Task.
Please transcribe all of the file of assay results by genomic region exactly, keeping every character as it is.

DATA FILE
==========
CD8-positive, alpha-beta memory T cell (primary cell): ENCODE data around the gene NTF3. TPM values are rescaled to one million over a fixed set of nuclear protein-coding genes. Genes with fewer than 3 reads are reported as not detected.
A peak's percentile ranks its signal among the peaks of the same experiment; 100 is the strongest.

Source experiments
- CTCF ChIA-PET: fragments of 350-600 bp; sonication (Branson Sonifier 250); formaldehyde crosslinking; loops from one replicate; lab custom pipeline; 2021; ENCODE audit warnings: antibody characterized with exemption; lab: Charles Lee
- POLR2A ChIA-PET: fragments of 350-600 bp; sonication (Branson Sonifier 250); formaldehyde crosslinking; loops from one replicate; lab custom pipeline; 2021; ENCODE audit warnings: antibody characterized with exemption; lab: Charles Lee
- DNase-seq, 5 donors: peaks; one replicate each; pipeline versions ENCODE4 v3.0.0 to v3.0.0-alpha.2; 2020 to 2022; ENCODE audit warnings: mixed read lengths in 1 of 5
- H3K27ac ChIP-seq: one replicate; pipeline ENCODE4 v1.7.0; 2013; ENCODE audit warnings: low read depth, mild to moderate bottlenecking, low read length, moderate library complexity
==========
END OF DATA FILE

CD8-positive, alpha-beta memory T cell (primary cell): ENCODE data around the gene NTF3. TPM values are rescaled to one million over a fixed set of nuclear protein-coding genes. Genes with fewer than 3 reads are reported as not detected.
A peak's percentile ranks its signal among the peaks of the same experiment; 100 is the strongest.

Source experiments
- CTCF ChIA-PET: fragments of 350-600 bp; sonication (Branson Sonifier 250); formaldehyde crosslinking; loops from one replicate; lab custom pipeline; 2021; ENCODE audit warnings: antibody characterized with exemption; lab: Charles Lee
- POLR2A ChIA-PET: fragments of 350-600 bp; sonication (Branson Sonifier 250); formaldehyde crosslinking; loops from one replicate; lab custom pipeline; 2021; ENCODE audit warnings: antibody characterized with exemption; lab: Charles Lee
- DNase-seq, 5 donors: peaks; one replicate each; pipeline versions ENCODE4 v3.0.0 to v3.0.0-alpha.2; 2020 to 2022; ENCODE audit warnings: mixed read lengths in 1 of 5
- H3K27ac ChIP-seq: one replicate; pipeline ENCODE4 v1.7.0; 2013; ENCODE audit warnings: low read depth, mild to moderate bottlenecking, low read length, moderate library complexity